Thomas Jefferson Papers
Documents filtered by: Author="Gallatin, Albert" AND Period="Jefferson Presidency"
sorted by: date (descending)

To Thomas Jefferson from Albert Gallatin, 16 May 1808

Washington 16th May 1808

Dear Sir

I enclose the application of Fanning, Coles & others to send a vessel in ballast on account of a new question on which I have doubts.

Those gentlemen have with much perseverance & enterprize discovered a large quantity of Sandal wood on one of the Friendly islands in the Pacific Ocean. One cargo they took to China & have brought the proceeds within a few days. They had previously heard from their Captain that he had left between 2 & 3 hundred tons, being the residue of what the island can afford, on the island & had made their application through Dr. Mitchell in time. They have received permission to send the ship to the island & bring the wood here. But they wish for permission to take it to China, which is its only market & where it will fetch about one hundred thousand dollars, & to bring a cargo as usual from that country. And they represent that almost all the expense consisting in the length of the voyage and freight, a double voyage of twelve months each would consume all the profits. As their character is perfectly fair & indeed friendly, as the voyage is attended at this time with less danger to the vessel & seamen than to a belligerent port, as the English will get the wood if they do not take it within 18 months from last September, and as the sale of the wood seems necessary in order to effect the object of bringing the property home; I would have had no hesitation in granting the request, had it not been for the expressions (in the 7th Sect. of the act of 12 March, which gives the power) “that such vessel shall not during the voyage be engaged in any traffic, freighting or other employment.” Selling the wood in China & taking a cargo in exchange is traffic. But was it intended by the law to exclude any traffic whatever, or only any traffic other than that necessary to bring the property or its proceeds to the United States? The parties wait for your decision.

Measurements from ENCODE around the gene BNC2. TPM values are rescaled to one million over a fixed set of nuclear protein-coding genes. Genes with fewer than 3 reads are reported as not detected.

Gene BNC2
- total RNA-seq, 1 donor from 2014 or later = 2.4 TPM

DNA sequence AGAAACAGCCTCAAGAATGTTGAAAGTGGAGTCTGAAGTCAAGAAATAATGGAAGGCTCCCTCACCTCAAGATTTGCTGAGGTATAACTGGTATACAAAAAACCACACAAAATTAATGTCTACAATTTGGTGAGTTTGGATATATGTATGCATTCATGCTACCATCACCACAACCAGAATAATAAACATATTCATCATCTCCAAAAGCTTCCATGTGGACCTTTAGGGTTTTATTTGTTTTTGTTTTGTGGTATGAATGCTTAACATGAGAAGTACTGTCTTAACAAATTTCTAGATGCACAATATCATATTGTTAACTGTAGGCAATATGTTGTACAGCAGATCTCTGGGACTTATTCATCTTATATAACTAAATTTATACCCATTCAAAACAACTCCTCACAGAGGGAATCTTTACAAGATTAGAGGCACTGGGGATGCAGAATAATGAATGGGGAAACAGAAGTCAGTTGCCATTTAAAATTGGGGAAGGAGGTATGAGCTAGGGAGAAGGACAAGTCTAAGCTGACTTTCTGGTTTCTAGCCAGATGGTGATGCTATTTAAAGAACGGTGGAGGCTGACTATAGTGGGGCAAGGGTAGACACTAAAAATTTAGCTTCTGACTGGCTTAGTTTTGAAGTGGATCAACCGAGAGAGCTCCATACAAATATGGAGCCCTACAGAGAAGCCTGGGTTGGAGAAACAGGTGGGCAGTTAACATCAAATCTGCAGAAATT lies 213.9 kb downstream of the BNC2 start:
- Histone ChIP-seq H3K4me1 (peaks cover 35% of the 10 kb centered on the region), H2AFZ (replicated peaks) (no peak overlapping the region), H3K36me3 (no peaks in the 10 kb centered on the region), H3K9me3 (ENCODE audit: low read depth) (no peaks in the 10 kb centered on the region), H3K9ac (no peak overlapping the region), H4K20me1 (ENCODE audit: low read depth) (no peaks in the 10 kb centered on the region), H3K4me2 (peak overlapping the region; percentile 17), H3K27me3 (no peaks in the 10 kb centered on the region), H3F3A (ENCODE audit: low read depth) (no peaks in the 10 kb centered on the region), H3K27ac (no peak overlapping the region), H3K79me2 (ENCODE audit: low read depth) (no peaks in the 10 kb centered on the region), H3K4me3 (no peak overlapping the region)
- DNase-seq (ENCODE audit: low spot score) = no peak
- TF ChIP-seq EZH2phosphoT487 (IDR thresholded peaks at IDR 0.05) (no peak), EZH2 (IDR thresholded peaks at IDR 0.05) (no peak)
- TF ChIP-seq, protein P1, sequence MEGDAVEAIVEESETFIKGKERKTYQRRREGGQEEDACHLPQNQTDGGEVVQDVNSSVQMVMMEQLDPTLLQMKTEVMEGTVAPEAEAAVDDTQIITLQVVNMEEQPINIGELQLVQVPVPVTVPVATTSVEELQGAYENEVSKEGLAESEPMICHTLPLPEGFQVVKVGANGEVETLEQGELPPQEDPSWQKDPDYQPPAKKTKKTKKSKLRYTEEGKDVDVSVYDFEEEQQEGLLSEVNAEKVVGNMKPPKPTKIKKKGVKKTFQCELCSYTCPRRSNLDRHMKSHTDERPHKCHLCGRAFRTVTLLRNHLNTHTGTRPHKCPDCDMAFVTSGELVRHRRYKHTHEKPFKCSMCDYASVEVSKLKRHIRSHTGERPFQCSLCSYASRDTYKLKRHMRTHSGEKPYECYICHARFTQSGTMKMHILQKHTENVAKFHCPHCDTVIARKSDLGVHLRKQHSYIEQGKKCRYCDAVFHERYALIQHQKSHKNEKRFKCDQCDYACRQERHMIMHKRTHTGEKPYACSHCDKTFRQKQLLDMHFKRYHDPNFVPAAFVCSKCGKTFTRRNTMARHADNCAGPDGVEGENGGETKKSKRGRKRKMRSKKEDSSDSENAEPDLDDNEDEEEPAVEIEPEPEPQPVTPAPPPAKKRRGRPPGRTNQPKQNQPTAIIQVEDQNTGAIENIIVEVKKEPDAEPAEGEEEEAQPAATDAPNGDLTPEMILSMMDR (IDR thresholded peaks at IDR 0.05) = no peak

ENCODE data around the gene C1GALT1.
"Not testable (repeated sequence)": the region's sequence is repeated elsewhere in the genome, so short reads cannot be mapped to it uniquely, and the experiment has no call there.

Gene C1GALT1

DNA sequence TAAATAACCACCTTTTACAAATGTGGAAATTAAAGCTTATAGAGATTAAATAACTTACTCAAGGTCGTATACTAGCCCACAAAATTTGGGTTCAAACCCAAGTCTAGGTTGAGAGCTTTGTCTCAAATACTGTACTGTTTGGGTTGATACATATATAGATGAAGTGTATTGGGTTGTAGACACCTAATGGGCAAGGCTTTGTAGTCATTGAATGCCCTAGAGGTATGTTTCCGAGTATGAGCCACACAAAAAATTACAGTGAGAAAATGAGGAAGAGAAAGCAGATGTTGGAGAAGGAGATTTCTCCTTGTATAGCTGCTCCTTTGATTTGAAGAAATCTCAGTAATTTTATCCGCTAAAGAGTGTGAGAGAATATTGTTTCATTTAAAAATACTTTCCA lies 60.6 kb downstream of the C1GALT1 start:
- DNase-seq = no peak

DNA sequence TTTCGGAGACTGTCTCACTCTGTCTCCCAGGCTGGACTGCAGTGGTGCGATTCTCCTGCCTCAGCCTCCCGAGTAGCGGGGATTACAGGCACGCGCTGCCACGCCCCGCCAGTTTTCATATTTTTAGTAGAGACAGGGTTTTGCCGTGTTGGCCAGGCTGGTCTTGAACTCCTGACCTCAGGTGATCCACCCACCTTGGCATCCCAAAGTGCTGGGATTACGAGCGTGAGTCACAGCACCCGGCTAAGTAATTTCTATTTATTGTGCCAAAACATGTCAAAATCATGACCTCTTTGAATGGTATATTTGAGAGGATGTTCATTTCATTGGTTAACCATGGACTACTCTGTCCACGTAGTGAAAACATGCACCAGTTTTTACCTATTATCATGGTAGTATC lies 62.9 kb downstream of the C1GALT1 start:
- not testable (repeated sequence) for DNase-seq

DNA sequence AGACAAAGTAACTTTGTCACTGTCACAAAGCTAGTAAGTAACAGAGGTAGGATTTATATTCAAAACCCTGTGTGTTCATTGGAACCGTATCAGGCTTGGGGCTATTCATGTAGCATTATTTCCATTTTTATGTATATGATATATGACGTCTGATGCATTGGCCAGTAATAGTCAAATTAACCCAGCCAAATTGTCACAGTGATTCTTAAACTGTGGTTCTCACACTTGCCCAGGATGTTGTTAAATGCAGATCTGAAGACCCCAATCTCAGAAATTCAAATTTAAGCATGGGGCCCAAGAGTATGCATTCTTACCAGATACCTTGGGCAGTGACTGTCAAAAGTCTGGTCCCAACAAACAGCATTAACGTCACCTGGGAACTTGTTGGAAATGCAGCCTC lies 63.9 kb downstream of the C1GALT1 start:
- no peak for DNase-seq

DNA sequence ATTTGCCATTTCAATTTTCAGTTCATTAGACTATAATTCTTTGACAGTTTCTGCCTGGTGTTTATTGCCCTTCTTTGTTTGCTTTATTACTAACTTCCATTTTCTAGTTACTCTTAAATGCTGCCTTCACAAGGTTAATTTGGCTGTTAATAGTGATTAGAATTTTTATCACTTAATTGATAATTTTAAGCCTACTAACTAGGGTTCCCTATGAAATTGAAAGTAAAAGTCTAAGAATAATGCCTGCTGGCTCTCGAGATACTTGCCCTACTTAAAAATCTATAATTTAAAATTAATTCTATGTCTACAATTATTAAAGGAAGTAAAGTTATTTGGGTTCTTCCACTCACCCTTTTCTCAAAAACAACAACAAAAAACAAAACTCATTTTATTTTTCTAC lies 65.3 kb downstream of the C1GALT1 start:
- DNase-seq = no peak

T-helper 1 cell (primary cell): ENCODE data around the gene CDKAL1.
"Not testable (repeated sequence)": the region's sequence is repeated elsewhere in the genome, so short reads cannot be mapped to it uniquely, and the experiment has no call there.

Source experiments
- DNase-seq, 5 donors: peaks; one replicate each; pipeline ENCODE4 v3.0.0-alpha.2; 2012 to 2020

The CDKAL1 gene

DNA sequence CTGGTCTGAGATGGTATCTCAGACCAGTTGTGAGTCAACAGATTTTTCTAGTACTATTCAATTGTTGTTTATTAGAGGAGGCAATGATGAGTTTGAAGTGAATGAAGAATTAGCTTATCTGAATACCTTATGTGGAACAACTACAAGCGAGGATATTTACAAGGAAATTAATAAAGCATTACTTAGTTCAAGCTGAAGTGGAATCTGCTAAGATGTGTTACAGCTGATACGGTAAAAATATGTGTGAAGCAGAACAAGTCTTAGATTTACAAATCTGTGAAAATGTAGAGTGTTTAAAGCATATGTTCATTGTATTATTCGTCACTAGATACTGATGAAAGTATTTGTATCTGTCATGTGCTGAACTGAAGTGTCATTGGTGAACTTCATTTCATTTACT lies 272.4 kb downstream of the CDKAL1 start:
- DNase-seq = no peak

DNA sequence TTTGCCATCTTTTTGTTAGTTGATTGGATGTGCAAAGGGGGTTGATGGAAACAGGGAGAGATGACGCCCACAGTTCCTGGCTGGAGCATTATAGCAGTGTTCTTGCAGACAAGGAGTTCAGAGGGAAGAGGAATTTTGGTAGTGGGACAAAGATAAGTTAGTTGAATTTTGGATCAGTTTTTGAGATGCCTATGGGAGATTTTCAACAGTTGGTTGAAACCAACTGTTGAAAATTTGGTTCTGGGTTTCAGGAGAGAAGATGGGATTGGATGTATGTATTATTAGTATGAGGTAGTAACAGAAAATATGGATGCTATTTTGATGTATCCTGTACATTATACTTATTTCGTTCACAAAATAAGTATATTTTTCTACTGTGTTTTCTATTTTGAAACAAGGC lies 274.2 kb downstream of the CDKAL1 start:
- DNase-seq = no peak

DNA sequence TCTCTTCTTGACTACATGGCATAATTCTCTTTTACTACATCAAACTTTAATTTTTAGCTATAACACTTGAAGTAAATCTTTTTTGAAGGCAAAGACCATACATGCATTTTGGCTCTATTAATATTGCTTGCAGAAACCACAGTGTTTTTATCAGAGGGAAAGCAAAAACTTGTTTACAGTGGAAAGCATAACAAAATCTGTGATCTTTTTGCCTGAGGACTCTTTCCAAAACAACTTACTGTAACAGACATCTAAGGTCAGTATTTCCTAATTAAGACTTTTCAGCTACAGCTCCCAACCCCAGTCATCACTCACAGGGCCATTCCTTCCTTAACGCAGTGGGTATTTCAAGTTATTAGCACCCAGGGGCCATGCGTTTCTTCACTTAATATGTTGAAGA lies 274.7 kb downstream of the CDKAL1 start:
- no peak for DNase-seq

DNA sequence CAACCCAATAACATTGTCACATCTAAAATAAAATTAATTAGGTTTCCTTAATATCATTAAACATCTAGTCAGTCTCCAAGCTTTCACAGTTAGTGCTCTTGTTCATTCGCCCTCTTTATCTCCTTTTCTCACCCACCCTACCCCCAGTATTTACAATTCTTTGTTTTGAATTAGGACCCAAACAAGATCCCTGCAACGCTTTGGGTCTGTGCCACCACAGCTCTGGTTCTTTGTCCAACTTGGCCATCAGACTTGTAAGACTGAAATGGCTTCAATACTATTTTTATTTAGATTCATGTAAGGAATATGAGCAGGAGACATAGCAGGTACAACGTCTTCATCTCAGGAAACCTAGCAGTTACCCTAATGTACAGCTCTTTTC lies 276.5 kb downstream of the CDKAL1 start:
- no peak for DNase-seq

The two enclosed letters from Passamaquody & Sacket’s harbour are sent for information. The Collector of Passamaquody is as you will perceive a very bad writer; but he is a man of great integrity, zeal & activity: and full reliance may be placed on his facts as well as on his exertions. I write to the district attorney of Maine to proceed or to send a lawyer to Passamaquody for the purpose of collecting evidence & taking all the necessary steps for prosecuting the agents there & their employees in other sea-ports.

Sacket has resigned, I believe from fear, or at least from a wish not to lose his popularity with the people. It is a fact that large quantities, particularly of pot-ash, have arrived at Montreal from his district which extends along the St. Lawrence from the Canada line to Lake Ontario. I have written to Govr. Tompkins for a successor.

I believe that the prohibitions laid on the coasting trade by your last instructions are too severe & must be somewhat relaxed where it can be done without danger. I will prepare something to that effect for your consideration. With sincere respect & attachment Your obedt. Servt.

Albert Gallatin

Please to return the letters

DLC: Papers of Thomas Jefferson.

Index Entries